Horse racing’s obsession with bloodlines has a natural appeal to the aristocrats in the crowd. But for the common folk, there’s nothing better than seeing a horse like Wildcat Red, purchased for a mere $30,000, take a place alongside the most elite four-legged animals on the face of the planet.
Louisville is a great setting for this annual slice of Americana, nestled onto a part of the map right between the South and the Midwest.
The city has a rich sports tradition that includes Muhammad Ali’s days as the Louisville Lip. The hoops history goes back way before Rick Pitino came to town, to when Darrell Griffith was the “Dr. Dunkenstein” who led the University of Louisville to its first national championship in 1980. Six Final Fours were held in Louisville before the NCAA went with a domes-only policy. And is there any sweeter sound in sports than when a baseball gets crushed by a Louisville Slugger?
But those names can't even begin to compete with all the history the Derby has created. Secretariat and Seattle Slew took over the sports pages during their runs to the Triple Crown in the '70s, just as Omaha and War Admiral did in the '30s and Count Fleet and Whirlaway in the '40s.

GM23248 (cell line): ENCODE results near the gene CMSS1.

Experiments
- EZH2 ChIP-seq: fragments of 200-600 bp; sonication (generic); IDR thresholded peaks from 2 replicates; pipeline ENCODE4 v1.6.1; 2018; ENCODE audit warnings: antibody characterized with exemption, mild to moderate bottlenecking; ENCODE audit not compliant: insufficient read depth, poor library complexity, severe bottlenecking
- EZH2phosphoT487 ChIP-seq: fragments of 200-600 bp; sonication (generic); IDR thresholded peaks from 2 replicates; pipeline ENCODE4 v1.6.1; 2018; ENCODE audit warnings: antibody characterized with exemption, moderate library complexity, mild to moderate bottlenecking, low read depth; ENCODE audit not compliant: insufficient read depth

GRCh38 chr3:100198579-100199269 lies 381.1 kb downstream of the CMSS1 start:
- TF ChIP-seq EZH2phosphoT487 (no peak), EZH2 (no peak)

Horse racing's Triple Crown is one of sport's most elusive accomplishments, a holy grail for thoroughbreds that's unfulfilled since Affirmed did it last in 1978. But every year the quest is renewed as the Derby winner claims the first jewel, and the public wonders whether this is the horse who can sustain its winning ways through the Preakness and Belmont.
The Derby buildup includes a steamboat race, a hot air balloon race and even a “Great Bed Race,” proving that if an object can get from Point A to Point B, Kentuckians will gladly strive to make it go as fast as possible.
The Derby also has an allure for women that, among sports events, perhaps is matched only by the Olympics.
According to an Associated Press story about the Derby’s television ratings, the Nielsen company says that slightly more than half of last year’s 16.2 million TV viewers were women. Only the Olympics brings in female viewers to that extent, according to Nielsen.
That demographic has broadened the Derby’s appeal and made it an event that extends well beyond the two-plus minutes that it takes the field to complete the 1.25-mile circuit of Churchill Downs.